"That's important not only because people with diabetes will feel better if we can control their depression. It's also key to helping manage blood sugar," says Patrick J. Lustman, Ph.D., principal investigator and professor of psychiatry. "As depression improves, glucose levels also tend to improve."
Although depression affects about 5 percent of the general population, the rate is about 25 percent for patients with diabetes. Lustman's team previously demonstrated that treatment with antidepressant drugs and psychotherapy is an effective way to treat depression in patients with diabetes, but often depression would quickly redevelop.
"As we better understand depression, it's clear that for many patients, it is a chronic and recurring disease," Lustman says. "That appears to be especially true for patients with diabetes compared to those otherwise free of medical illness"
Although they knew that short-term treatment with antidepressants was helpful with mood and with control of blood glucose, Lustman's team didn't know whether the drug could prevent the recurrence of depression in patients with diabetes. He also didn't know what would happen to glucose levels in the months following successful depression therapy.
So Lustman teamed up with investigators at the University of Arizona, Tucson, and at the University of Washington, Seattle. They studied a total of 152 patients with diabetes at the three sites. The sample included patients with type 2 diabetes and patients with juvenile, or type 1, diabetes. Study participants averaged just over 50 years of age, and all had recovered from an episode of depression following treatment with sertraline (Zoloft®).
After their depression was under control, half of the study patients continued to take sertraline while the other half took an inactive placebo. Patients were followed for up to a year or until their depression recurred. During that time, investigators regularly measured blood glucose levels by keeping track of hemoglobin A1C, which reflects an individual's control of blood glucose over two to three months.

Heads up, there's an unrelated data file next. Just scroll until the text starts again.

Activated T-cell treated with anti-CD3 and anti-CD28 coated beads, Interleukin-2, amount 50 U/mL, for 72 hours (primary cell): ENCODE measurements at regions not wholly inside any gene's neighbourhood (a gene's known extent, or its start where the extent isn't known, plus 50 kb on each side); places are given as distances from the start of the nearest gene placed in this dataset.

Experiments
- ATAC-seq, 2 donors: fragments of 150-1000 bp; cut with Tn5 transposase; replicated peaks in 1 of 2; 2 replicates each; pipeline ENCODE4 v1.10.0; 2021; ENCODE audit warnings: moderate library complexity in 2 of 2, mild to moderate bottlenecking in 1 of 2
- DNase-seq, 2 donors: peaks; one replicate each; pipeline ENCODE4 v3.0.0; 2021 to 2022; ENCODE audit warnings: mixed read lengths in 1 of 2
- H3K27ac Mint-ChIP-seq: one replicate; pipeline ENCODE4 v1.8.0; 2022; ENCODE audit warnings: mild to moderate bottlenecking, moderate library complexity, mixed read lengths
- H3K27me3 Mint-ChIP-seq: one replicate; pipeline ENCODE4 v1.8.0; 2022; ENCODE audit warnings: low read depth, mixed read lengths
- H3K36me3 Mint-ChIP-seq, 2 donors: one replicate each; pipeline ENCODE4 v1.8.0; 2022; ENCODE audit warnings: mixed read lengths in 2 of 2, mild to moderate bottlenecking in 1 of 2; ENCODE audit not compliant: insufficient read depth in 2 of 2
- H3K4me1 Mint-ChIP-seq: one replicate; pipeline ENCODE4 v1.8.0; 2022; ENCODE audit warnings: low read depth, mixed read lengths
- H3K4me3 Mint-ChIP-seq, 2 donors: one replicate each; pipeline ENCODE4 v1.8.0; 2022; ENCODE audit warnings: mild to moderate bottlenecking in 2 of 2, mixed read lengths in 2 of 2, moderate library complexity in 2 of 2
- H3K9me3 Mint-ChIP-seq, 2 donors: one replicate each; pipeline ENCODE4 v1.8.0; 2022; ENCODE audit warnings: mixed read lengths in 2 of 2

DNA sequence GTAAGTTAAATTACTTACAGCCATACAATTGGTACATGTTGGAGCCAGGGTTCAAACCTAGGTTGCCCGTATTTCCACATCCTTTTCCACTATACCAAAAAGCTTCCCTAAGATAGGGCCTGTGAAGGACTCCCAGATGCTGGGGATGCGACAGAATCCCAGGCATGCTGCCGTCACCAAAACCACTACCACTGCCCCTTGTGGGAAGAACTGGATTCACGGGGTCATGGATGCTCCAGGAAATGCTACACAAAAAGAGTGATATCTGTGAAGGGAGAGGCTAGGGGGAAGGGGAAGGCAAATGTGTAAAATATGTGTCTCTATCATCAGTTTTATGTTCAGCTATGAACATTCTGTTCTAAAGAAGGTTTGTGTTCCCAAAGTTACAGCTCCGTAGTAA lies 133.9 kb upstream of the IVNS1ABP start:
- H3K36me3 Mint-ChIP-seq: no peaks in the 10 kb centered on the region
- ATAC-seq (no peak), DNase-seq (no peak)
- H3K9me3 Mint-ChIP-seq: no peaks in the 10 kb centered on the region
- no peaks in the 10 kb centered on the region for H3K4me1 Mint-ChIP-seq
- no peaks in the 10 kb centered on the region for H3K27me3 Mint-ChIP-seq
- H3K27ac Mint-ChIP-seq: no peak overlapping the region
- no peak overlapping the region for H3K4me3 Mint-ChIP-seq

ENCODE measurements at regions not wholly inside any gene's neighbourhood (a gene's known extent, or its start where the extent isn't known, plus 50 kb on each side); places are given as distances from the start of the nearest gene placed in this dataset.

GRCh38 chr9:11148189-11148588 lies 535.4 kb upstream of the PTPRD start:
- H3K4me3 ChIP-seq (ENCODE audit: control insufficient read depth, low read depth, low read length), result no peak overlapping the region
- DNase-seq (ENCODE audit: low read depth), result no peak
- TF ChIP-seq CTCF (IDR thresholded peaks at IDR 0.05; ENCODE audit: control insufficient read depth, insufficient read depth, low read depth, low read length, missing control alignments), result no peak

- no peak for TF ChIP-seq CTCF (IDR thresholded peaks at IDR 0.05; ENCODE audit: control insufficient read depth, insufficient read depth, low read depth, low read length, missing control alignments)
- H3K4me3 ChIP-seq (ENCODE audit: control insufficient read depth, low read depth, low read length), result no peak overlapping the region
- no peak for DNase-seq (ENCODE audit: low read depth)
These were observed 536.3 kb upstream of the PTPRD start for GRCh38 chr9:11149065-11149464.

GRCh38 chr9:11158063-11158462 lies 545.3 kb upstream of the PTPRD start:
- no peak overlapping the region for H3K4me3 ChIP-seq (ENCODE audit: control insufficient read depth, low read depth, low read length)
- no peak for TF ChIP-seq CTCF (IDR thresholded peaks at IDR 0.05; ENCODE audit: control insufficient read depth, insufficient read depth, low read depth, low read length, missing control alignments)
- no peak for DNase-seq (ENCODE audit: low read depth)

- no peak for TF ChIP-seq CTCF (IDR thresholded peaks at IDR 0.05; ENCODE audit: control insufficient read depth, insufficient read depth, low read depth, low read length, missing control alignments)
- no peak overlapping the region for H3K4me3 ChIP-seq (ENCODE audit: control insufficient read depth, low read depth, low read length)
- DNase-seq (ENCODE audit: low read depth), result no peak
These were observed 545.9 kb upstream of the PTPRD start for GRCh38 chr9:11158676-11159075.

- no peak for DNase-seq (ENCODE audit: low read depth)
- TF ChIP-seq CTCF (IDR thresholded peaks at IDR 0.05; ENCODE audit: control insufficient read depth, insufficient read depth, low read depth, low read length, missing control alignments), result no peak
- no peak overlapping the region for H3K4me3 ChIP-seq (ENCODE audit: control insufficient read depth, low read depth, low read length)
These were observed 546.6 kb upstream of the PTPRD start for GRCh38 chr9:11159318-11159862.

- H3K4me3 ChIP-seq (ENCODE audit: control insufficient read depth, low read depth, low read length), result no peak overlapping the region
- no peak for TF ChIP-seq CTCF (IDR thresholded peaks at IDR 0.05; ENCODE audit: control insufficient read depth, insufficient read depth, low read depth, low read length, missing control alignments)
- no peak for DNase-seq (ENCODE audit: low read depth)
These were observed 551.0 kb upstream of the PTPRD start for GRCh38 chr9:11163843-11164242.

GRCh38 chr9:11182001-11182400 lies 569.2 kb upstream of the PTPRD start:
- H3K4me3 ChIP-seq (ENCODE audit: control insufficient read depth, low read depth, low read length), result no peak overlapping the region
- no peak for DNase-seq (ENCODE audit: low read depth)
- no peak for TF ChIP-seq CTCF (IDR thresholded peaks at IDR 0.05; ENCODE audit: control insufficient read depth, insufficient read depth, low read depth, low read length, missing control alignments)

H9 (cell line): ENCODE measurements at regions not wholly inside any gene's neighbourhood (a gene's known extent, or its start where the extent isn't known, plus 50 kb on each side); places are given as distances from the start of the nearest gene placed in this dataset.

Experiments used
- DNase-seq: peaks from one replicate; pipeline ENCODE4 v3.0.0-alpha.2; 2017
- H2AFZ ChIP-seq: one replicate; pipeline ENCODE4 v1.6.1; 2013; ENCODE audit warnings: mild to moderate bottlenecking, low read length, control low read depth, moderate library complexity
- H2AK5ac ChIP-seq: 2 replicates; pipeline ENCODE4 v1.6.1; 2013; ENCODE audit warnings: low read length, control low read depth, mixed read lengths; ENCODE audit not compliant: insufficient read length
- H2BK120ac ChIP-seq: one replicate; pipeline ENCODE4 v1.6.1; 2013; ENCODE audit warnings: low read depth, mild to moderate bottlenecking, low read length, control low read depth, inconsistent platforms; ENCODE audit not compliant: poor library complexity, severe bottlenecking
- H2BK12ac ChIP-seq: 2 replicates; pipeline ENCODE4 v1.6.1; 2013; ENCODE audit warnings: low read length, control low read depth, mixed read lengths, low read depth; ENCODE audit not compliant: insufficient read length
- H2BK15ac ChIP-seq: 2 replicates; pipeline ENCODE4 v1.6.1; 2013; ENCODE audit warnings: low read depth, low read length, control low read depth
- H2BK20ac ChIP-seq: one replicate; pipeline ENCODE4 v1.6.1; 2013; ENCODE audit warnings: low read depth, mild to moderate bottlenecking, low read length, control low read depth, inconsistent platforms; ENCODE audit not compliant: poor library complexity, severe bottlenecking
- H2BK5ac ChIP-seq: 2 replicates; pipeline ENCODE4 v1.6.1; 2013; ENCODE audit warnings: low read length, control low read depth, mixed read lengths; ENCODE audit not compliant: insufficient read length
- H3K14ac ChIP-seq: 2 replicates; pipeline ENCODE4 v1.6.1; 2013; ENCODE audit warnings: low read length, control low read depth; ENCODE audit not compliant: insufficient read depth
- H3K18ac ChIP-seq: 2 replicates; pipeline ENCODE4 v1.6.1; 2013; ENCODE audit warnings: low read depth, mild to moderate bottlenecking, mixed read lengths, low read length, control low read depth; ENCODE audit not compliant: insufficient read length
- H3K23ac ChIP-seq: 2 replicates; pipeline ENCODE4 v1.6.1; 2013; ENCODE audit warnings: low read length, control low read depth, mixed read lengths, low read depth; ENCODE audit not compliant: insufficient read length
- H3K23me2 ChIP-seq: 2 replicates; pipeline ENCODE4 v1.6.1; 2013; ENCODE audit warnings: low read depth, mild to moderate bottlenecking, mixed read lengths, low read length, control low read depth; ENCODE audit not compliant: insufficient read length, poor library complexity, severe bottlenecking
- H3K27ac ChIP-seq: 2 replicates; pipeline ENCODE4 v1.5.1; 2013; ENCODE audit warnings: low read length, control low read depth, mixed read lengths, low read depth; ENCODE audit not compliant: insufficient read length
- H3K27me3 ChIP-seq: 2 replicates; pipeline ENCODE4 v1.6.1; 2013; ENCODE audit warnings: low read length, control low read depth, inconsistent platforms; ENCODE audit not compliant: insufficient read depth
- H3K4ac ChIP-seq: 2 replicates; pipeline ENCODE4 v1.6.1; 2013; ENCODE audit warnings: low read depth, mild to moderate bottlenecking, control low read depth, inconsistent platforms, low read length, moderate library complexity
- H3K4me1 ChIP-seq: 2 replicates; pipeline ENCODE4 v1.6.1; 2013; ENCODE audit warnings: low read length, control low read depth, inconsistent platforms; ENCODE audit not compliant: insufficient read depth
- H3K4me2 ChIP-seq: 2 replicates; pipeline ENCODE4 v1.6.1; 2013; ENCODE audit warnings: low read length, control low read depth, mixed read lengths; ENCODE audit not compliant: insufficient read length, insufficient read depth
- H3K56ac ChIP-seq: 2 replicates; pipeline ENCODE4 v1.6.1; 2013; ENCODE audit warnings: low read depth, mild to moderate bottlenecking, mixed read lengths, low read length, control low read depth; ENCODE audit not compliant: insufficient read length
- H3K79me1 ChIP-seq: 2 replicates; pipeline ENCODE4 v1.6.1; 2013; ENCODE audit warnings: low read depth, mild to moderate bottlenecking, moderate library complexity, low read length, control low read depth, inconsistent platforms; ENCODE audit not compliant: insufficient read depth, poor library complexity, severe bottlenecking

At one year, more than 65 percent of those still taking sertraline remained in remission from their depression. Only about 48 percent of those taking placebo were still in remission. On average, those who continued to take sertraline stayed free of depression four times longer than those who did not continue to take medication. Blood glucose levels remained lower in both groups of patients, as long as depression remained under control.
"That's very important," Lustman says. "We now know that controlling depression, by whatever method -- whether with exercise, activity, cognitive therapy or medication -- improves the likelihood that blood glucose will be better controlled. That's the key to preventing the complications of diabetes, such as eye disease, neuropathy and kidney disease."
Lustman PJ, Clouse RE, Nix BD, Freedland KE, Rubin EH, McGill JB, Williams MM, Gelenberg AJ, Ciechanowski PS, Hirsch IB. Sertraline for prevention of depression recurrence in diabetes mellitus. Archives of General Psychiatry, vol. 63; pp. 521-529, May 2006.
Funding from the National Institutes of Health and an unrestricted educational grant from Pfizer Inc. supported this research.
Washington University School of Medicine's full-time and volunteer faculty physicians also are the medical staff of Barnes-Jewish and St. Louis Children's hospitals. The School of Medicine is one of the leading medical research, teaching and patient care institutions in the nation, currently ranked fourth in the nation by U.S. News & World Report. Through its affiliations with Barnes-Jewish and St. Louis Children's hospitals, the School of Medicine is linked to BJC HealthCare.
Last reviewed: By John M. Grohol, Psy.D. on 21 Feb 2009
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